TODAY'S PAPER
43° Good Afternoon
43° Good Afternoon
OpinionColumnistsMichael Dobie

Dobie: Athletes are not automatic role models

Former NBA basketball player Charles Barkley, right, greets

Former NBA basketball player Charles Barkley, right, greets a fan during the first half in a first-round SEC tournament game between Auburn and South Carolina on Wednesday, March 12, 2014, in Atlanta. Photo Credit: AP

In the roiling controversy over domestic violence perpetrated by NFL players, a familiar lament has been heard: This kind of behavior by the role models for our young people is deplorable.

Role models? Haven't we learned anything yet?

What is it about being an athlete that makes one a role model? Nothing, actually.

Hitting a baseball, or an opponent, or scoring touchdowns or goals doesn't make an athlete a role model. Just like a top 10 hit doesn't do that for a singer, or a popular television show for an actor.

Former basketball player and current sports commentator Charles Barkley had it right two decades ago when he said in a Nike commercial: "I am not a role model . . . Just because I dunk a basketball doesn't mean I should raise your kids."

Think back to the moment you first saw Barkley staring into the camera, tight focus on his face as he uttered that first line -- so provocative, so powerful, so unusual. It jarred all of us, it made perfect sense, and then, eventually, many of us forgot.

Barkley, alas, reinforced his own message with his recent unfortunate comments in defense of Minnesota Vikings running back Adrian Peterson, who has been charged with repeatedly hitting his 4-year-old son with a tree branch on his legs, back, buttocks and genitals, leaving him with numerous cuts and bruises.

"Whipping -- we do that all the time," Barkley said. "Every black parent in the South is going to be in jail under those circumstances."

Anointing athletes as role models is a curious process. Because the No. 1 requirement is that they excel at their sport. That's it. It's a Wall Street sort of thing: Success and success alone is worthy of emulation. In sports, that should make one a role model only by a very narrow definition. Look at him: That's how you tackle a ball carrier, that's how you follow through on your swing, that's a good defensive stance.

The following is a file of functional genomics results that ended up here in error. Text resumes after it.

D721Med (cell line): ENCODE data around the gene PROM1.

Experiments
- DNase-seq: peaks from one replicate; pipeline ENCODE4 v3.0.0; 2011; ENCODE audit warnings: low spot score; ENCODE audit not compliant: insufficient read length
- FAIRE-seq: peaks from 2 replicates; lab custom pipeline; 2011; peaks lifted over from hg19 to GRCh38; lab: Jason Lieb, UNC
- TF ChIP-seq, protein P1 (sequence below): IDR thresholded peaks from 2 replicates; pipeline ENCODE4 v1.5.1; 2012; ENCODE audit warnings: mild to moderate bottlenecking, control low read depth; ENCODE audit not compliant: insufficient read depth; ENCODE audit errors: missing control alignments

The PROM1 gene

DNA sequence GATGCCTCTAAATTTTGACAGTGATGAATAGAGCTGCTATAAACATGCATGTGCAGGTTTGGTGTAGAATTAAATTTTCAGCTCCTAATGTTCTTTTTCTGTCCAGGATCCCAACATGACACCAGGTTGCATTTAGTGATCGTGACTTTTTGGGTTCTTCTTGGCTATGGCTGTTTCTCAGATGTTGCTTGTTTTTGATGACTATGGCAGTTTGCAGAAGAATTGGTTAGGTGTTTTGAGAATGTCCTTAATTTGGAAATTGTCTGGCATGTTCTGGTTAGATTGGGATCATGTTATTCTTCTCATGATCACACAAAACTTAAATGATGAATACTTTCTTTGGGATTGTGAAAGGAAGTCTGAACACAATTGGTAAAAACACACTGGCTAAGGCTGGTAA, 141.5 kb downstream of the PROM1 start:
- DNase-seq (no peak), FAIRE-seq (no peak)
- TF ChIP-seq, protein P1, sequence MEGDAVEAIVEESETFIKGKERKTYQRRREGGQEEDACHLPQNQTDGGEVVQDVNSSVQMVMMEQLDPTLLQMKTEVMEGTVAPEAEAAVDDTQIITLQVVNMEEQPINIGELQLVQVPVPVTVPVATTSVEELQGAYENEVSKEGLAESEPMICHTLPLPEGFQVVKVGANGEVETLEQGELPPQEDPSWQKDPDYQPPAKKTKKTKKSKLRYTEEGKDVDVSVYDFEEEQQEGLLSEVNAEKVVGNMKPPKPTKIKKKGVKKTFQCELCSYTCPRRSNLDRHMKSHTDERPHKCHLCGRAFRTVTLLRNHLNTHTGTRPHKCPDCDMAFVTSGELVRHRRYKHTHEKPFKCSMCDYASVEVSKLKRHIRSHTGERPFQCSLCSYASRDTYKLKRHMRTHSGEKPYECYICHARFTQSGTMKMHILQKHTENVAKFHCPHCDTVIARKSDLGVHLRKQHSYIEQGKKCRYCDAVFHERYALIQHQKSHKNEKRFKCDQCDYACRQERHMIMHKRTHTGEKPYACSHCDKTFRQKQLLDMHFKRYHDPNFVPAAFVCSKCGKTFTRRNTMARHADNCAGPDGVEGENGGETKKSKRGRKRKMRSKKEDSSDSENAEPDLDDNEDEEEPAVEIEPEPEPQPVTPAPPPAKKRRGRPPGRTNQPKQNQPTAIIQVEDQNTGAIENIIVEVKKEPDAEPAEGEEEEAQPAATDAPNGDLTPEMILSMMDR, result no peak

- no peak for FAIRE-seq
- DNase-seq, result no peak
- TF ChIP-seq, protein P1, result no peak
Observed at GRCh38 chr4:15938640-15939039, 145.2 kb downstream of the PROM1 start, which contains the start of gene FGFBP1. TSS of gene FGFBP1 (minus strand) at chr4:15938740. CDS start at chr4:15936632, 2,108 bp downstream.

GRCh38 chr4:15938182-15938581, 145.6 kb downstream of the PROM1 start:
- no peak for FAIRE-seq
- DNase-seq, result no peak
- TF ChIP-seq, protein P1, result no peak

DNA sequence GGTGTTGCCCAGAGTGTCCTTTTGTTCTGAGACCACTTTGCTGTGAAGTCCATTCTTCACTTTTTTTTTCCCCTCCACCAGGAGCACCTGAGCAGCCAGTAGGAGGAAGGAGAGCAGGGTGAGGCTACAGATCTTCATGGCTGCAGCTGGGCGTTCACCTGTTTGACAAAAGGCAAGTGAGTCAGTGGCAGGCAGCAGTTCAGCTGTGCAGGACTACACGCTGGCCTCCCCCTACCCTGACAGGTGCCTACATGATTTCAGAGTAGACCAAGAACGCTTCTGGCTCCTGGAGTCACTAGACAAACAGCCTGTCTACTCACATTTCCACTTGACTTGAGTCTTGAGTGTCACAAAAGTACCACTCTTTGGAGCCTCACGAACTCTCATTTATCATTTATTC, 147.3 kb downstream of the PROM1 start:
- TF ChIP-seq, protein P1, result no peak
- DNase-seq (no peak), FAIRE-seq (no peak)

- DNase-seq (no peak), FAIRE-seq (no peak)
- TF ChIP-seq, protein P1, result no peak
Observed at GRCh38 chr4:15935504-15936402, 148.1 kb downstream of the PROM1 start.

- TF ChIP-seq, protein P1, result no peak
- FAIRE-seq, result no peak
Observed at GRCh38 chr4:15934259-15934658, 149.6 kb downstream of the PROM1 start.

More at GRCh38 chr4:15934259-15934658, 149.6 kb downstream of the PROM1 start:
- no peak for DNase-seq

But that's how we end up disappointed time and time again. Because real role model status should be earned in other ways. By doing good deeds, by faithfully following a set of precepts, by setting a good example for how to go about your business and how to live a life.

In sports, as in entertainment, we need to pick our role models carefully. Even then, we can be let down.

Mark McGwire and Sammy Sosa were role models. So was Lance Armstrong. And Tiger Woods. All of them were role models, until they weren't.

Sometimes an athlete does end up fitting the bill. Derek Jeter and Mariano Rivera come to mind. But it takes more than a few years of being an all-star to earn that status.

Barkley got another thing right in that 1993 commercial when he said flatly that parents should be role models. It was not a unique observation. But it was spot on. As comedian George Carlin put it, in more profane fashion, "If your kid needs a role model and you ain't it, you're both [in trouble]."

The truth is that real role models abound in all of our lives. If not a parent, then a grandparent. Or a trusted teacher. Or someone working two jobs to keep a family afloat while still finding time to volunteer on the weekend. Or the veteran who fought for our country, came home to help keep it strong, and now has a smile and a free hand for anyone in the neighborhood.

If we're turning to athletes as role models because we see a vacuum of such examples in our lives, that's sad.

If it's because we're simply not looking, shame on us.

Michael Dobie is a member of the Newsday editorial board.

Columns